Before Intimacy: Asocial Sexuality in Early Modern England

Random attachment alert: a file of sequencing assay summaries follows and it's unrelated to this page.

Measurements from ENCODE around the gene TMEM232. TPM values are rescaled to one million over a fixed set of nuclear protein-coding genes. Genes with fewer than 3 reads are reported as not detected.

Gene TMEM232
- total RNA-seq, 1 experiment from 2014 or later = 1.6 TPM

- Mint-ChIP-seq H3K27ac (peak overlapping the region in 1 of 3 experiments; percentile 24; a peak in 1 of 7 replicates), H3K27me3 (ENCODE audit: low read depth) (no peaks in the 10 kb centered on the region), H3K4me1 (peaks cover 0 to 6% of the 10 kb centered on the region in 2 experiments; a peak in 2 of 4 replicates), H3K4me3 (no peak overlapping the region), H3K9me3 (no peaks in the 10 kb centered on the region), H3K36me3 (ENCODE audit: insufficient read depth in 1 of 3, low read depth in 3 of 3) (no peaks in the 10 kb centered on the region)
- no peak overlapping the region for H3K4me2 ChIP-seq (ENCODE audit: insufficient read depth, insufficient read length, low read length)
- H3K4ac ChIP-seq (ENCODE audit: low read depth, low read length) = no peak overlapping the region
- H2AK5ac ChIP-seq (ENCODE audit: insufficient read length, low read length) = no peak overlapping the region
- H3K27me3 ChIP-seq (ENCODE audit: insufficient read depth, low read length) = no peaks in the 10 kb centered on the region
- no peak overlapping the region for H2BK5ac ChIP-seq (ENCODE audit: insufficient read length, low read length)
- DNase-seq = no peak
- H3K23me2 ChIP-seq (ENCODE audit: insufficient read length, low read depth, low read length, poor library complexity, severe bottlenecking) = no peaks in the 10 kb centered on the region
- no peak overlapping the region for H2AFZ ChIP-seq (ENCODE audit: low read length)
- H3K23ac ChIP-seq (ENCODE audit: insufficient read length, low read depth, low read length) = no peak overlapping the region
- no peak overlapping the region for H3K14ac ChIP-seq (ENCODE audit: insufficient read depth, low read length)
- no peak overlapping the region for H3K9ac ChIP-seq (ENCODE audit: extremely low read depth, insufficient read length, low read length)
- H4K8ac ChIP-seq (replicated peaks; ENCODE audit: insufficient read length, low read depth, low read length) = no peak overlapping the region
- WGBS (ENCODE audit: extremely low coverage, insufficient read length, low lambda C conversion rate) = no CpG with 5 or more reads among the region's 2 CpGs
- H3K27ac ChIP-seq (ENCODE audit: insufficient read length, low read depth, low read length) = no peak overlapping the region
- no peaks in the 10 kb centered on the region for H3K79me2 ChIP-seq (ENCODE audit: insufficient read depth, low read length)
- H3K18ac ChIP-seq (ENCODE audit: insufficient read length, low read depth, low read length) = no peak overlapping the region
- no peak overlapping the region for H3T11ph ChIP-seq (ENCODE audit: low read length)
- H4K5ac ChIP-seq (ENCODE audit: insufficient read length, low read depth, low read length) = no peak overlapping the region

Before the eighteenth-century rise of the ideology of intimacy, sexuality was defined not by social affiliations but by bodies. In "Before Intimacy," ... Show synopsis Before the eighteenth-century rise of the ideology of intimacy, sexuality was defined not by social affiliations but by bodies. In "Before Intimacy," Daniel Juan Gil examines sixteenth-century English literary concepts of sexuality that frame erotic ties as neither bound by social customs nor transgressive of them, but rather as "loopholes" in people's experiences and associations. Engaging the poems of Wyatt, Sidney's "Astrophil and Stella," Spenser's "Amoretti" and "The Faerie Queene," and Shakespeare's "Troilus and Cressida" and the "Sonnets," Gil demonstrates how sexuality was conceived as a relationship system inhabited by men and women interchangeably--set apart from the "norm" and not institutionalized in a private or domestic realm. Going beyond the sodomy-as-transgression analytic, he asserts the existence of socially inconsequential sexual bonds while recognizing the pleasurable effects of violating the supposed traditional modes of bonding and ideals of universal humanity and social hierarchy. Celebrating the ability of corporeal emotions to interpret connections between people who share nothing in terms of societal structure, "Before Intimacy" shows how these works of early modern literature provide a discourse of sexuality that strives to understand status differences in erotic contexts and thereby question key assumptions of modernity. Daniel Juan Gil is assistant professor of English at TCU.